As the fall season slowly matriculates and the autumn equinox makes its debut, volunteers are encouraged to give back by participating in the annual National Public Lands Day.
National Public Lands Day, in its 22nd year, is the nation’s largest, single-day volunteer effort in support of public lands. Last year, more than 175,000 volunteers served at over 2,000 sites in every state, the District of Columbia and Puerto Rico. Since it’s inception in 1994, with only three sites and 700 volunteers, the event has garnered community support year-after-year. Read more »
Civic Works corps members from Baltimore, Maryland featured in the film “Discovering the Boulder-White Clouds.” (Courtesy The Corps Network/Levi Novey) Used with permission.
On a chilly Friday afternoon in Washington, D.C., local employees, partners, and visitors took refuge from the cold outside for a special film-screening event in USDA’s Jefferson Auditorium, “Engaging the Next Generation of Conservation Stewards.”
Five short films debuted to an audience of more than 80 partners and guests. This point, in itself, may have you wondering, “So What?” However, it’s the goal of the films and the potential for affecting the lives of young people that make this an important event. Read more »
Brien Park, Nevada NRCS soil scientist, logs soil survey data into a computer at a soil survey site.
Brien Park, Nevada NRCS soil scientist, determines a soil profile. This information is available in the recently released soil survey.
Those curious about what’s below the water’s surface don snorkeling gear and immerse themselves into the depths of the ocean. But what about discovering what lurks below the earth’s surface, under topsoil, trees, shrubs, rocks and plants?
USDA’s Natural Resources Conservation Service, (NRCS) in Nevada is curious, too, and the agency’s soil scientists have finished unearthing what kind of soils lie beneath the surface in portions of central and eastern Nevada. Their findings are available to assist farmers, ranchers, land managers, homeowners or those just simply curious about what lies beneath. Read more »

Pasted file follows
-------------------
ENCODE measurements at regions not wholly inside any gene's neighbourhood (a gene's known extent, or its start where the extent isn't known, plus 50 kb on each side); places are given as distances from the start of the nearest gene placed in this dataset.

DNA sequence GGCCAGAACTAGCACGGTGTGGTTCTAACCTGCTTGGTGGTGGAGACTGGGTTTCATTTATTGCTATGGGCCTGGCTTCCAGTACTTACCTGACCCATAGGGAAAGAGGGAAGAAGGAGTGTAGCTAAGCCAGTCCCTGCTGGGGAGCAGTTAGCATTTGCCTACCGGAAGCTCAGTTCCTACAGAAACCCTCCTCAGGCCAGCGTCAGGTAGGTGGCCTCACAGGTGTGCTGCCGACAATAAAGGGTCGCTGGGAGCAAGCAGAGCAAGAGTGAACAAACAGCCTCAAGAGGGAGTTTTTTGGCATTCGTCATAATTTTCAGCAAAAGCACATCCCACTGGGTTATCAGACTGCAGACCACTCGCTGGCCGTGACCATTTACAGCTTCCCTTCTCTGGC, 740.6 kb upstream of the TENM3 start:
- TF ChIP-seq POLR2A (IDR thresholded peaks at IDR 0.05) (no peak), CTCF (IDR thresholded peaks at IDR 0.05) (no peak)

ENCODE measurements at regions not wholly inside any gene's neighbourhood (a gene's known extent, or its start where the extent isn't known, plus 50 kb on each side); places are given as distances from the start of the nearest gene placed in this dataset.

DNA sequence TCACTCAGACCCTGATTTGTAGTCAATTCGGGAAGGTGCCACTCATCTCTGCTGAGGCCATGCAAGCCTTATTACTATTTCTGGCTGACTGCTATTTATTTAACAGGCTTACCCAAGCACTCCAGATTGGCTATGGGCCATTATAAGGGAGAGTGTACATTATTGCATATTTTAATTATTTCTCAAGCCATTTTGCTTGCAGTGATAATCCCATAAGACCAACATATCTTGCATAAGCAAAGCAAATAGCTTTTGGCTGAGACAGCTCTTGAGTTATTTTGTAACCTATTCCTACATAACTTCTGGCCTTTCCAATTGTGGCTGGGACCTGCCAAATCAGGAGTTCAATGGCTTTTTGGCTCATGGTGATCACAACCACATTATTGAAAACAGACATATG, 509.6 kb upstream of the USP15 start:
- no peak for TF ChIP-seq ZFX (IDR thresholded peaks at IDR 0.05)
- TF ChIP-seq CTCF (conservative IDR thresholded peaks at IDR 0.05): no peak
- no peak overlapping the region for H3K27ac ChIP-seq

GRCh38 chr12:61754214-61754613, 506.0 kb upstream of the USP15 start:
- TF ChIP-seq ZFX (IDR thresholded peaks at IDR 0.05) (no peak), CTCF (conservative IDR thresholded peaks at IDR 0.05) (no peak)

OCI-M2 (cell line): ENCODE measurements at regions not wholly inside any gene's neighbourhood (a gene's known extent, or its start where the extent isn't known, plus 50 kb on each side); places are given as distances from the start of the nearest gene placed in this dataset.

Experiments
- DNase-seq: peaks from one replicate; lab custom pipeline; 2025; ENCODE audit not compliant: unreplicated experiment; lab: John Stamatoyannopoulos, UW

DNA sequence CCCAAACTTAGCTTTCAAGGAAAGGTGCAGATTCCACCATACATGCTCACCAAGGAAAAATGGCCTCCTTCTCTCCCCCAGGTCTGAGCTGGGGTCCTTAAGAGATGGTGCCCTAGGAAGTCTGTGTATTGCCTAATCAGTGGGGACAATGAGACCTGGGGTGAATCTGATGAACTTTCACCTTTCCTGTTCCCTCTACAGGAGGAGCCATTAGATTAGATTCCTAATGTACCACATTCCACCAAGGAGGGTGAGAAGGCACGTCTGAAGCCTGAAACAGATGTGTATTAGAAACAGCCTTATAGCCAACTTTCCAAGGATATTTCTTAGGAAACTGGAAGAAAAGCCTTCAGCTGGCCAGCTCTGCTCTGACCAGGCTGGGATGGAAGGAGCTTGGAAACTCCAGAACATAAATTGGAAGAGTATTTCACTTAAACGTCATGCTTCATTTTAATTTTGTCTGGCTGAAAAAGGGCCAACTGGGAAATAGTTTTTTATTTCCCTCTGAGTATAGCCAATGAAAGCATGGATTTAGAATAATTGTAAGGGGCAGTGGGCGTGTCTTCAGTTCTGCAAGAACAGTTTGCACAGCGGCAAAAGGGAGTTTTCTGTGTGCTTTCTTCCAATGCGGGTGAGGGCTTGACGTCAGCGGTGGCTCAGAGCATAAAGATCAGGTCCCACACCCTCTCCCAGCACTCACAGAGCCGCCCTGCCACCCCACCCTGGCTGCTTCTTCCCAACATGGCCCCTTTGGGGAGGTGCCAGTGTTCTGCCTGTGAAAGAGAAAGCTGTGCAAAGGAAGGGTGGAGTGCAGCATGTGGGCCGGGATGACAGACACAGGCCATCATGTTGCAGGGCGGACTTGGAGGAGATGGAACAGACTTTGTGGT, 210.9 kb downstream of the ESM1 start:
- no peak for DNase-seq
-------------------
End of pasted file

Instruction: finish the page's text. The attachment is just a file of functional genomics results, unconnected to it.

State Highway 21, the Ponderosa Pine Scenic Byway, winds across slopes between Idaho City and Lowman on the Boise National Forest. (U.S. Forest Service/ Edna Rey-Vizgirdas)
One of the first excursions Idaho locals recommend to newcomers is the Ponderosa Pine Scenic Byway along Highway 21 from Boise to Stanley, Idaho. The popular route traverses foothills, high-elevation forests and scenic river canyons in the heart of the Boise National Forest and Sawtooth National Recreation Area.
Although beautiful in any season, fall is my favorite time of year for exploring Highway 21. The combination of sunny, cool days melding into together with cold-but-not-freezing nights help intensify the forest’s autumn hues. Color is often good in September but generally peaks in in early to mid-October, depending on elevation. Read more »
A family farm sits on small knoll in La Crosse, Wisconsin on April 25, 2008. There’s no better time than National Agriculture Day for all Americans to reflect on the contributions of American agriculture to the strength of our nation, and to say “Thank You” to farmers, ranchers and producers across the country.
As we mark National Agriculture Day, I want to give special recognition to our farmers, ranchers and producers for their spirit of innovation. Too often, Americans don’t take time to recognize the unique strength we have as a nation thanks to the innovation of American agriculture, and the willingness of our farmers, ranchers and producers to embrace new production methods.
We have a tremendously productive agriculture sector in the United States. In my lifetime, agriculture production has tripled. In 1950, a dairy cow produced about 5,300 pounds of milk each year; today, it’s 22,000 pounds per year. Read more »
Cross posted from the White House blog:
America’s national parks, forests, wildlife refuges, and other outdoor spaces are treasured for their beauty, their enjoyment, and for their value to our culture and history — sometimes, it can be easy to overlook that they also serve as economic drivers for American communities. In sectors ranging from tourism to outdoor recreation and energy development, our nation’s public lands and waters are creating jobs and supporting local economies across the country.
Today, the U.S. Department of Agriculture (USDA) released an annual visitor survey, which highlights how our nation’s forests are contributing billions of dollars to the economy and creating jobs in tourism, restoration, and renewable energy. The report showed that USDA Forest Service lands attracted 166 million visitors in 2011, and, as a result, visitor spending in nearby communities sustained more than 200,000 full- and part-time jobs. The survey also reveals that these jobs produced labor income of more than $7.6 billion, while forest and grassland visitor spending contributed more than $13 billion to the gross domestic product. Read more »